Foods That Make You Poop: 20 Foods That Can Help Relieve Constipation
Being backed up is no fun. If you’re chronically constipated or haven’t pooped in more than a few days, it’s important to see your doctor—you could have a serious medical issue going on. But mild or occasional constipation can be relieved by drinking lots of water and making a few smart snacking choices. Here are 20 foods and beverages that will get things moving.
Like it or not, prunes are kind of synonymous with pooping. Here’s why: Prunes are high in insoluble fiber, which adds bulk to your stool and speeds up digestion. They also contain sorbitol, which is often considered a natural laxative.
Coffee can stimulate intestinal motility in some people because it releases a hormone called cholecystokinin, which then triggers the gastrocolic reflex. Essentially, it stimulates your colon to make room for whatever’s coming down the pipe next.
Along with a host of other health benefits, oat bran’s crazy high fiber content can help cure occasional constipation. Just one cup of raw oat bran contains an impressive 14.5 grams of fiber—that’s about 1.5 times more fiber than the quick oats that come in paper envelopes.
Beans are high in soluble and insoluble fiber, which help relieve constipation in different ways: Soluble fiber softens the stool by absorbing water, while insoluble fiber adds bulk to stool and speeds up digestion.
Jamie Lee Curtis was onto something with those yogurt commercials—the healthy snack contains probiotics that regulate the good bacteria in your digestive system. According to a 2014 study by the American Journal of Clinical Nutrition, probiotics helped people poop 1.3 more times in a week.
In addition to packing a pretty hefty dose of regular ol’ fiber, apples contain a special type of fiber called pectin (which is also used for setting purposes in jams and jellies) that is known for its ability to speed up digestion.
Leafy greens like spinach, Swiss chard, and kale are chock-full of nutrients that aid in digestion like fiber, magnesium (encourages the colon to contract), and potassium (helps regulate the fluid balance in your body).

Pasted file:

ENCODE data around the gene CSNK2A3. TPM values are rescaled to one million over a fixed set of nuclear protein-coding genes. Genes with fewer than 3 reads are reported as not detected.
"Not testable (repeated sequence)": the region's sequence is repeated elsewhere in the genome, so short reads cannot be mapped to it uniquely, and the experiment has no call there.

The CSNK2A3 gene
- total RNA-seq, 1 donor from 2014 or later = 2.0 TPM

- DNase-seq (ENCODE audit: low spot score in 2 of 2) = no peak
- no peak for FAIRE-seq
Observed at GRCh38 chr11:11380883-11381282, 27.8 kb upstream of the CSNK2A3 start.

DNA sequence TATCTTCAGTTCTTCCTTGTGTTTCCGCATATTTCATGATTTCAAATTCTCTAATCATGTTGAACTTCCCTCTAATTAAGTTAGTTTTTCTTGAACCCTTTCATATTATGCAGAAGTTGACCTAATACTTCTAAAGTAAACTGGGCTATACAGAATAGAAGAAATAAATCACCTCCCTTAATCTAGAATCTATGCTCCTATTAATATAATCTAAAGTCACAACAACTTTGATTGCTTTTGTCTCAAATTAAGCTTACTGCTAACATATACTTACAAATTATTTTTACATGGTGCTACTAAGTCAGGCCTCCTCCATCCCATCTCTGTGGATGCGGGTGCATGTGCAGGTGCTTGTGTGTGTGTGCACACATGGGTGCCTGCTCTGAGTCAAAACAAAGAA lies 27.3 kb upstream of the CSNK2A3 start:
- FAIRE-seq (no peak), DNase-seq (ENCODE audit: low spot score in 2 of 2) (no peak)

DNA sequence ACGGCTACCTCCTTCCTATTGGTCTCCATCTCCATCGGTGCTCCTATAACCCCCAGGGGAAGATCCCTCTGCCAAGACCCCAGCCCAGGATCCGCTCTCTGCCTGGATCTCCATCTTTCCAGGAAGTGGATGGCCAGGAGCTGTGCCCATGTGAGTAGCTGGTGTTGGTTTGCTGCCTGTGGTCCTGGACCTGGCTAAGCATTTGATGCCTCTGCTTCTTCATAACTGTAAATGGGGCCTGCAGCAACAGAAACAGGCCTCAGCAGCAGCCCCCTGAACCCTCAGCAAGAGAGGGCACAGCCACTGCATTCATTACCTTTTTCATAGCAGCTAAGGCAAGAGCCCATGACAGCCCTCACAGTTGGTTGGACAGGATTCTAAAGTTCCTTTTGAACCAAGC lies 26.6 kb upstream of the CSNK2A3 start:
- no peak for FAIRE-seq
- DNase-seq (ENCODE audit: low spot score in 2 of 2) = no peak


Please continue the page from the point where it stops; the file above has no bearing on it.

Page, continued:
Oatmeal doesn’t pack quite the fiber-rich punch that oat bran does, but this tasty breakfast food can help get things moving just the same. The instant stuff may not be ideal, but it’s better than nothing.
Here’s an unexpected one. Believe it or not, this movie theatre staple is actually an excellent source of fiber. One cup of air-popped popcorn has about a gram of fiber and around 30 calories—so eat up!
Snacking on kiwis is a delicious way to get your digestive system moving. One kiwi has about 2.3 grams of fiber, so you don’t need to eat too many to get the job done.
Not only does one pear fulfill 24 percent of your recommended daily intake (RDI) of fiber, it’s also high in sorbitol—the same thing that gives prunes their laxative effect.
One half cup of dried figs contains about 7 grams of fiber—that’s a lot. In addition to the crazy high fiber content, figs contain a proteolytic enzyme ficin, which some experts believe can act as a natural laxative.
Along with a decent dose of fiber, oranges are packed with vitamin C. Vitamin C can have an osmotic effect in your digestive tract, which means it pulls water into your intestines and softens hard stools. They also contain naringenin, a flavonoid that may cause laxative-like effects.
Chicory root can help with occasional constipation, but consuming it regularly may contribute to long-term gut health. High in a prebiotic called inulin fiber, chicory may promote the growth of beneficial bacteria which can help your digestive system.
Artichokes are super high in insoluble fiber. If you need a refresher, insoluble fiber is the one that adds bulk to your stool and gets your digestive system moving.
The humble sweet potato is actually a poop-promoting triple-threat: Not only is the Thanksgiving staple is high in fiber, it also contains natural laxatives pectin and cellulose. Win-win-win.
When it comes to fiber, chia seeds pack a potent punch. Just one tablespoon contains 5 grams of fiber, which is about ⅕ of the RDI. However, proceed with caution—this is definitely one of those “too much of a good thing” situations.
Flaxseeds contain tons of soluble and insoluble fiber. If you’ve been paying any attention at all, you know that’s makes them a great choice when you need to get your digestive system moving.
Broccoli is a great source of fiber and it contains a compound called sulforaphane, which can help promote a healthy gut. One study found that eating 20 grams of broccoli sprouts improved symptoms of constipation. Alfalfa sprouts, which don’t contain sulforaphane, didn’t produce the same results.
Just one handful of almonds contains 25 percent of the RDI of magnesium, which neutralizes stomach acid and encourages your digestive system to work more efficiently.
That's all, folks. Happy pooping!